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Navy Pier is an arm of government, no matter what it claims — so let’s see every contract

An agency accepting nearly $2.5 million in federal pandemic relief dollars should be held to the highest standards of public transparency.

Navy Pier
Sun-Times file photo

Now that the nonprofit that runs Navy Pier is getting a federal stimulus loan of nearly $2.5 million, it’s really way past time that it opened its books to the public completely.

Navy Pier Inc., which leases the 104-year-old pier from the public, is a government body that masquerades as a nonprofit organization. As such, it has been allowed to hide its workings from public scrutiny while benefiting from public support.

Navy Pier Inc. pays just $1 a year to the state and city to lease the pier.

And just this week, Sun-Times reporters Tim Novak and Robert Herguth revealed that the organization, whose president is paid more than $540,000 a year, has received a nearly $2.5 million coronavirus stimulus loan from the federal government’s Paycheck Protection Program.

Like all nonprofits, Navy Pier Inc. must disclose much of its finances by filing 990 forms, but it does not have to comply with Freedom of Information Act requests or disclose the terms of contracts.

The governance of Navy Pier was reshaped as a nonprofit in 2011. The argument made then, which independent watchdog groups and editorial pages have been questioning ever since, was that the pier was in the entertainment and tourism business — hardly a core function of government — and fundraising efforts would be more successful if it were a nonprofit instead of an arm of government.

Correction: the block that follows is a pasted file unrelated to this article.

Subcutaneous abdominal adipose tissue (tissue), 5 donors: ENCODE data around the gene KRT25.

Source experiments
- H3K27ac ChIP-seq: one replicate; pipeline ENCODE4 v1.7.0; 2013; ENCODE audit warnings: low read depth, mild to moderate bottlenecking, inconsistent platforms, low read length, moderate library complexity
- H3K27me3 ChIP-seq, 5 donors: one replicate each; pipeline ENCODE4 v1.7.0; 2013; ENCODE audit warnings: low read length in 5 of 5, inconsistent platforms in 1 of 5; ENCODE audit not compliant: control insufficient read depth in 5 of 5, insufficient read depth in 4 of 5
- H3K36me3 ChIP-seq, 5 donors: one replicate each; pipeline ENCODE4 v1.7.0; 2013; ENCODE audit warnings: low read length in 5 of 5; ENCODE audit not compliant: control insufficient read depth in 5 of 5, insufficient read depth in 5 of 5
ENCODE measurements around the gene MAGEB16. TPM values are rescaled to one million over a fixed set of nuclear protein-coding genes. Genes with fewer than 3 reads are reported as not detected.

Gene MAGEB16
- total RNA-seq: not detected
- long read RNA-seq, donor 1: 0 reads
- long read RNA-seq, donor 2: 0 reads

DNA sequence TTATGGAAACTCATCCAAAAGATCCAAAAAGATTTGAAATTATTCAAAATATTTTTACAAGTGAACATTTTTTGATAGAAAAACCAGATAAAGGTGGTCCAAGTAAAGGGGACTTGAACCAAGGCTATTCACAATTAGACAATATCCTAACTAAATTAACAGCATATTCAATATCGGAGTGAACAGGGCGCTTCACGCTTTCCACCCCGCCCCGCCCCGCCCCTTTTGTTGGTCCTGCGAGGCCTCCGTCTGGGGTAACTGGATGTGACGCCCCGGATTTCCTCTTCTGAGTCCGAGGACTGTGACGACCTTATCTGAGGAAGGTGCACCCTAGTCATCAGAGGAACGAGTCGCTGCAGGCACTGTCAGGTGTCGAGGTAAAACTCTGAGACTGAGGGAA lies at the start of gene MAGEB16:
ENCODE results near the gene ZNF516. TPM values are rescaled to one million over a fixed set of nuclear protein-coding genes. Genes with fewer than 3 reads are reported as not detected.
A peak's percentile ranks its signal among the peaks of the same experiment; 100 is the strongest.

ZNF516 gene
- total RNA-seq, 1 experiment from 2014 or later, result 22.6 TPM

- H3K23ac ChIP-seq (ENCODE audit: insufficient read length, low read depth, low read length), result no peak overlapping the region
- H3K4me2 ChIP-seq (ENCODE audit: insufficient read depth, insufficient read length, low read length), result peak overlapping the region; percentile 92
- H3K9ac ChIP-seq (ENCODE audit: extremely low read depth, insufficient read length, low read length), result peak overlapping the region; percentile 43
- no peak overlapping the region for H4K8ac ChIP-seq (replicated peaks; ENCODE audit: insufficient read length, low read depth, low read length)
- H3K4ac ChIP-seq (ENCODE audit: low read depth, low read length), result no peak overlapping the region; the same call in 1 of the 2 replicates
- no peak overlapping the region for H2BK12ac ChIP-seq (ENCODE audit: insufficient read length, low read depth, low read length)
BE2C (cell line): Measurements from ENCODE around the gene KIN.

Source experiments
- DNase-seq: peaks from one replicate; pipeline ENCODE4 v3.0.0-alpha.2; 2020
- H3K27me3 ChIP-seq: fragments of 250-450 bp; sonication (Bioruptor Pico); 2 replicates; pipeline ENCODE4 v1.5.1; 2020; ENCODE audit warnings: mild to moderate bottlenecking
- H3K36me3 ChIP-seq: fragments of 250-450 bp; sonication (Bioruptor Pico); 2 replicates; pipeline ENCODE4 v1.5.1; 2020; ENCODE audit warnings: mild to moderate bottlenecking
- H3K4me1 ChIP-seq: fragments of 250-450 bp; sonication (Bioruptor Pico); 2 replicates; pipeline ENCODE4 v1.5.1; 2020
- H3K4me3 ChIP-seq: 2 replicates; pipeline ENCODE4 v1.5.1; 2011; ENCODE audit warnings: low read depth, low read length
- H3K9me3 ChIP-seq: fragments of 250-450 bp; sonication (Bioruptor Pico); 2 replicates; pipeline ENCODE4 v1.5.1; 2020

The Better Government Association first sued Navy Pier Inc. in 2014 to force the release of basic records. The litigation continues, with some successes and setbacks, with an appeal on file with the Illinois Appellate Court.

Whatever the folks who run the pier claim it to be, political influence has been docking there for years. Its board of directors includes former Mayor Richard M. Daley’s daughter. Its chief operating officer, Brian Murphy, was Daley’s deputy chief of staff. And its vice president of operations, Michael Degnan, is the son of longtime Daley family political adviser Timothy Degnan.

As revealed by multiple media investigations, both current and past operators of Navy Pier also have doled out lucrative contracts for restaurants, shops and other attractions controlled by politically connected people and businesses.

Given that record and history of political favoritism — and because work is underway for a new marina and Hilton hotel at the pier — it only stands to reason that the public should be allowed to look at every contract that’s let.

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